In the more than 50 countries I’ve visited, all had their own version of Appalachia. For England, it’s Scotland, Ireland, and Wales. In Cuba, it is Pinar del Río. In France, Brittany, and in Ghana, the northern region. One scholar suggests that U.S. culture creates an image of Appalachia out of nostalgia for the past and fear of the future. The result is a viewpoint of the region that is sometimes positive, sometimes negative, but always stereotypical. People may lament the loss of the old ways through buying a commodified piece of traditional Appalachian culture like a quilt or a basket and wishing they could be more like the artisan that made these items. At the same time, they might travel through the poorest parts of eastern Kentucky, remembering movies like Deliverance or Wrong Turn, quietly feeling relief for not having to live like those people, not realizing, all the while, how much more dynamic, resilient, and complex are those cultures than they have been conditioned to believe.

East Pinnacle

Berea College students enjoy the morning view from the east Pinnacle.

Lesson 5: Unlearn what you think you know. 

Yes, there are challenges in the mountains. At Berea College, we acknowledge the challenges, but we also emphasize the region’s assets. The Eighth Great Commitment of Berea College is “To engage Appalachian communities, families, and students in partnership for mutual learning, growth, and service.”

Appalachian communities, families, and students are assets, not challenges. They hold wisdom and local knowledge, and we can learn deeply right in the place we serve. The aim is to listen to local voices, aspire to mutually beneficial relationships, and to work for significant changes in the systems and structures—laws, behaviors, attitudes, policies, and institutions—that make a difference to people and their communities in Appalachia and beyond. We are not here to fix the region or its people. Instead, the Eighth Commitment moves us to invest in the skill sets and self-confidence people need to improve their lives and act collectively to increase opportunity for themselves and their communities.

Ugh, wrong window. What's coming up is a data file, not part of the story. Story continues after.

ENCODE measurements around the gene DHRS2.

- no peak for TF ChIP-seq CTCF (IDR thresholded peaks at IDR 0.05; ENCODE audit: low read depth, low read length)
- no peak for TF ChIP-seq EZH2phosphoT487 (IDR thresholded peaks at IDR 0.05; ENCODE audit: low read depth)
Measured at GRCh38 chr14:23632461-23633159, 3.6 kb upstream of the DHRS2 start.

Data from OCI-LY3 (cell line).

—Dr. Chad Berry has served as Academic Vice President and Dean of the Faculty since ­­2011. Formerly the director of the Loyal Jones Appalachian Center and president of the Appalachian Studies Association, Dr. Berry has authored, edited, or co-edited four books—one of which won the 2015 Weatherford Award for nonfiction. 

Matilda Fee and Elizabeth Rogers: Heroines of the Berea Story

In honor of Women’s History Month, I wanted to retell the harrowing stories of Matilda Fee and Elizabeth Rogers, who joined their husbands on a dangerous interracial mission in slave-holding Madison County more than 164 years ago.